Thursday, March 08, 2018

Lady Barbara Judge ‘Made Racist Slurs About Staff’
Graham Ruddick, Alex Ralph
March 8 2018, 12:01am,
The Times

Lady Barbara Judge faces 41 separate allegations, including claims she said that “blacks can get aggressive”

One of Britain’s most senior business leaders bullied her staff and made racist comments about them, according to preliminary findings of a legal investigation seen by The Times.

Lady Judge, 71, chairwoman of the Institute of Directors, is facing 41 allegations, which also include sexism and unreasonable behaviour.

The draft report into the claims found that she left staff fearing recriminations and exposed the 115-year-old business group to employment tribunal claims.

Last night Lady Judge said that she had “voluntarily decided to step aside temporarily from my role as chair and contest these allegations and the flawed process conducted so far” when this newspaper put the findings to her. She complained that the investigation had not given her the opportunity to respond to the allegation.

The inquiry was commissioned by Dame Joan Stringer, the IOD’s senior independent council member, after complaints to human resources. The draft findings were sent to the board and council on Tuesday and are due to be considered in a meeting today.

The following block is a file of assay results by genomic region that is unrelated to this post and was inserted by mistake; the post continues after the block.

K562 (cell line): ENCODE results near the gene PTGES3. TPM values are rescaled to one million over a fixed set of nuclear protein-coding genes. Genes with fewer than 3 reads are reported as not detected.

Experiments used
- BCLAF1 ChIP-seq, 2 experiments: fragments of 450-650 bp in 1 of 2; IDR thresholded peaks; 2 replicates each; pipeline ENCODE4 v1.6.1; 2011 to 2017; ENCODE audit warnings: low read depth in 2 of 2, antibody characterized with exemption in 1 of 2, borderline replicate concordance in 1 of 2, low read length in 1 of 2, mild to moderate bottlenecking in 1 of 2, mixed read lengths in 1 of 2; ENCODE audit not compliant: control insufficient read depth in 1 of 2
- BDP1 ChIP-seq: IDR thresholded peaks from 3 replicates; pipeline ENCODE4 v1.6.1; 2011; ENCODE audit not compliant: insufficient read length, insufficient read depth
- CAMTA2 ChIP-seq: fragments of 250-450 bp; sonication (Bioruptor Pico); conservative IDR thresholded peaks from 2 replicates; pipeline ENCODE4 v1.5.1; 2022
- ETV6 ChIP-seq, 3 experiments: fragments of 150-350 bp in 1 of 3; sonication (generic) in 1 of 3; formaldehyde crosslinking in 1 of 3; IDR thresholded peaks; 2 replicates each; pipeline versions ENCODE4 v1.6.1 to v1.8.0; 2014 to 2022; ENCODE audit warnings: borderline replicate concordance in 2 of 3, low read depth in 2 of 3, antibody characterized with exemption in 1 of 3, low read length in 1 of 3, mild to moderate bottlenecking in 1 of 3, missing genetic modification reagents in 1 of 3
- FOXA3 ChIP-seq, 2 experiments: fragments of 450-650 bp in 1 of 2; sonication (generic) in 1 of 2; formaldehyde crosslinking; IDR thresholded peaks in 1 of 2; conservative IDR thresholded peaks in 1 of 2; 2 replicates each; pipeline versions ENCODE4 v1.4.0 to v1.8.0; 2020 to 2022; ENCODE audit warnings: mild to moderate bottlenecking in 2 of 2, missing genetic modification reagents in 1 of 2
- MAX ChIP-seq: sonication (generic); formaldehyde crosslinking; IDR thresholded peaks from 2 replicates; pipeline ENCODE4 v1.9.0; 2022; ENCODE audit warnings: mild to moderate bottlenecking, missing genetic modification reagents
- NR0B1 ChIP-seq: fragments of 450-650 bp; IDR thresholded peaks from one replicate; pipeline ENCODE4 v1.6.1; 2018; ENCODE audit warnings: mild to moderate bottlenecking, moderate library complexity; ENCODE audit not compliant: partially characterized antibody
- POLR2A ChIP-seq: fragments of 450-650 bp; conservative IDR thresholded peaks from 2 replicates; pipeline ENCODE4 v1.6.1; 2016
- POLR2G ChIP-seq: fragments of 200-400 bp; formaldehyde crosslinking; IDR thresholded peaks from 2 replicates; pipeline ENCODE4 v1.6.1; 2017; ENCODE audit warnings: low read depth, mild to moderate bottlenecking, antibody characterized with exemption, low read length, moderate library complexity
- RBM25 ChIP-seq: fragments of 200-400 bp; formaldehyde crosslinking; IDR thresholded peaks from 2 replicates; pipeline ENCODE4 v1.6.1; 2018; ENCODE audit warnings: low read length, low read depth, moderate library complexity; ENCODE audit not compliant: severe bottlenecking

The executive summary of the draft report, which was compiled by Caroline Prosser, a lawyer at Hill Dickinson, found that Lady Judge:

• Made racist and derogatory statements about staff, including saying that “blacks can get aggressive”.

• Told the IOD’s director-general that “the problem is we have one black and we have one pregnant woman [on the IOD’s secretariat] and that is the worst combination we could possibly have”.

• Bullied her assistant and reduced her to tears on a number of occasions, including when she got name badges wrong for an event, and made her stand on the staircase for an hour “whilst a painter considered the best light in which to paint a portrait of Lady Judge”.

• Requested IOD staff help to organise a show for her fashion range at the Chinese embassy last September.

• Put undue pressure on the facilities manager by requesting she meet a company that her son held an interest in over a contract to fit out the third floor of the IoD’s Pall Mall office, despite the tender having been awarded.

• Sought support by buying people gifts and inviting them to her apartment, and failed to disclose conflicts of interest.

Lady Judge said: “This case concerns confidential allegations of a nature that I take very seriously. I have co-operated in full with the IoD’s investigation in order to support its efforts to resolve this matter fairly.

“It is incredibly disappointing that a draft confidential legal report has been leaked before a decision has even been made to proceed and before I have been given an opportunity to respond to its findings, thereby denying me any right to a fair hearing.”